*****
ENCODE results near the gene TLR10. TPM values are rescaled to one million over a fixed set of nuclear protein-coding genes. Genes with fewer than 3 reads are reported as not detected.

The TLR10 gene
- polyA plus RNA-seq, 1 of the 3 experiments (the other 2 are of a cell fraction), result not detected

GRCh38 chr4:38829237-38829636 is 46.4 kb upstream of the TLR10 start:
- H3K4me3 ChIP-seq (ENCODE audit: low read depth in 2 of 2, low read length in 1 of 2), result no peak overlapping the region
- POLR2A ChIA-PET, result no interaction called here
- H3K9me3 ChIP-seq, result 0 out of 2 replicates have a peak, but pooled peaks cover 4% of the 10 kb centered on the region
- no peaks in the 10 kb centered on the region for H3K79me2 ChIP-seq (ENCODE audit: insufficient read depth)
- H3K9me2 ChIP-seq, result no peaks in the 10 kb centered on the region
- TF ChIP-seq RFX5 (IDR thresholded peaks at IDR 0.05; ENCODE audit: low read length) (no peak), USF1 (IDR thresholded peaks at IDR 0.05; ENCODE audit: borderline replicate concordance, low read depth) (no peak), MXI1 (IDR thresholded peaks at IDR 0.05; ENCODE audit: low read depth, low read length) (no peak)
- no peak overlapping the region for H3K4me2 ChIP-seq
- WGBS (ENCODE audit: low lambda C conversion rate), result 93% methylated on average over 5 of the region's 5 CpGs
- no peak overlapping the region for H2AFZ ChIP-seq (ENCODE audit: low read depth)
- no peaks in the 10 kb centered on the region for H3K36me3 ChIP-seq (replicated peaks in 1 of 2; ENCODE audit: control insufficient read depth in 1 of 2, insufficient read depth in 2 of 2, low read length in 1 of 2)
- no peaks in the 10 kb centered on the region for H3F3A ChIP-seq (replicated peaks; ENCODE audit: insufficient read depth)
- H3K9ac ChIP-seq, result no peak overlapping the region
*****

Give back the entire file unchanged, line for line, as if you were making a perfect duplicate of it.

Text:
ENCODE results near the gene TLR10. TPM values are rescaled to one million over a fixed set of nuclear protein-coding genes. Genes with fewer than 3 reads are reported as not detected.

The TLR10 gene
- polyA plus RNA-seq, 1 of the 3 experiments (the other 2 are of a cell fraction), result not detected

GRCh38 chr4:38829237-38829636 is 46.4 kb upstream of the TLR10 start:
- H3K4me3 ChIP-seq (ENCODE audit: low read depth in 2 of 2, low read length in 1 of 2), result no peak overlapping the region
- POLR2A ChIA-PET, result no interaction called here
- H3K9me3 ChIP-seq, result 0 out of 2 replicates have a peak, but pooled peaks cover 4% of the 10 kb centered on the region
- no peaks in the 10 kb centered on the region for H3K79me2 ChIP-seq (ENCODE audit: insufficient read depth)
- H3K9me2 ChIP-seq, result no peaks in the 10 kb centered on the region
- TF ChIP-seq RFX5 (IDR thresholded peaks at IDR 0.05; ENCODE audit: low read length) (no peak), USF1 (IDR thresholded peaks at IDR 0.05; ENCODE audit: borderline replicate concordance, low read depth) (no peak), MXI1 (IDR thresholded peaks at IDR 0.05; ENCODE audit: low read depth, low read length) (no peak)
- no peak overlapping the region for H3K4me2 ChIP-seq
- WGBS (ENCODE audit: low lambda C conversion rate), result 93% methylated on average over 5 of the region's 5 CpGs
- no peak overlapping the region for H2AFZ ChIP-seq (ENCODE audit: low read depth)
- no peaks in the 10 kb centered on the region for H3K36me3 ChIP-seq (replicated peaks in 1 of 2; ENCODE audit: control insufficient read depth in 1 of 2, insufficient read depth in 2 of 2, low read length in 1 of 2)
- no peaks in the 10 kb centered on the region for H3F3A ChIP-seq (replicated peaks; ENCODE audit: insufficient read depth)
- H3K9ac ChIP-seq, result no peak overlapping the region